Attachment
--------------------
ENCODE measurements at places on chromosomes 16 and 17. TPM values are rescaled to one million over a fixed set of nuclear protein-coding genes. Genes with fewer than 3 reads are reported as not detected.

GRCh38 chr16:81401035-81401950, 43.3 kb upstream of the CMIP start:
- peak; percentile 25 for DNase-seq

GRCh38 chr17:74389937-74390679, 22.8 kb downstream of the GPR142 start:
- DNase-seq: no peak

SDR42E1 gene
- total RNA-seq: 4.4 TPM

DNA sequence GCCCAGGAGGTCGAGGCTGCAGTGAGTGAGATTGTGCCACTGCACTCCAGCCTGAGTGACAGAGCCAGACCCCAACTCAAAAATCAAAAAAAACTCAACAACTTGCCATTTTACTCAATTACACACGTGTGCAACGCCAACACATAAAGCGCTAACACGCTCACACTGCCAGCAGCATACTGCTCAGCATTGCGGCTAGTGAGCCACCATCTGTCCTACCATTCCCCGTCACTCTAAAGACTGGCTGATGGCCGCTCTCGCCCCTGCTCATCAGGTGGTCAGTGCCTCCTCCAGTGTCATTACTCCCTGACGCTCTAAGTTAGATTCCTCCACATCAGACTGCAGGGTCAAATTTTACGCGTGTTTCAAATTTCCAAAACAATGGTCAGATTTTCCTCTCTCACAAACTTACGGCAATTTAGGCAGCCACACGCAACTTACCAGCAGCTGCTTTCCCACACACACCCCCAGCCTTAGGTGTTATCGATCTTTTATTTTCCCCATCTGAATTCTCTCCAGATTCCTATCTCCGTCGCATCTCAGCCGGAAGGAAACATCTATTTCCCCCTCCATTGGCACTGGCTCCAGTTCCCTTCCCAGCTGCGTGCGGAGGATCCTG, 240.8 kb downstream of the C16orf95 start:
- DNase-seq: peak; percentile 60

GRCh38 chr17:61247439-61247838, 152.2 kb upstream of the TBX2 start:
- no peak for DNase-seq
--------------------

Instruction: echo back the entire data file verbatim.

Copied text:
ENCODE measurements at places on chromosomes 16 and 17. TPM values are rescaled to one million over a fixed set of nuclear protein-coding genes. Genes with fewer than 3 reads are reported as not detected.

GRCh38 chr16:81401035-81401950, 43.3 kb upstream of the CMIP start:
- peak; percentile 25 for DNase-seq

GRCh38 chr17:74389937-74390679, 22.8 kb downstream of the GPR142 start:
- DNase-seq: no peak

SDR42E1 gene
- total RNA-seq: 4.4 TPM

DNA sequence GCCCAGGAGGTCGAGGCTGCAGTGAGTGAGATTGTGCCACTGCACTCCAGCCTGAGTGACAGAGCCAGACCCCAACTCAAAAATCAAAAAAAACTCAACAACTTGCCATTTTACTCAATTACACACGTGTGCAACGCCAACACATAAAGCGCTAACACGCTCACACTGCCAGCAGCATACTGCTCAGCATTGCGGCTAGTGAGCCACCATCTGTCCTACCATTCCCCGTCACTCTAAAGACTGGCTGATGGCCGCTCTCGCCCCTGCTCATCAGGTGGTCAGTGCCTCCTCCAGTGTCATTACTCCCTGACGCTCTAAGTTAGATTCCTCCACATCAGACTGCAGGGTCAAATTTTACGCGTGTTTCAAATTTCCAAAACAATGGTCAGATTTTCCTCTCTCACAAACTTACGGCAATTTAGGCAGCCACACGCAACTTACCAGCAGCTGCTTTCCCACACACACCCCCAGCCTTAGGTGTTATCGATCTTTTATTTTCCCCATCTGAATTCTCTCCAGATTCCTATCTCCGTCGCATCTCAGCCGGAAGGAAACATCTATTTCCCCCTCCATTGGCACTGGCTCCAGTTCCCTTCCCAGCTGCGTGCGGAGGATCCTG, 240.8 kb downstream of the C16orf95 start:
- DNase-seq: peak; percentile 60

GRCh38 chr17:61247439-61247838, 152.2 kb upstream of the TBX2 start:
- no peak for DNase-seq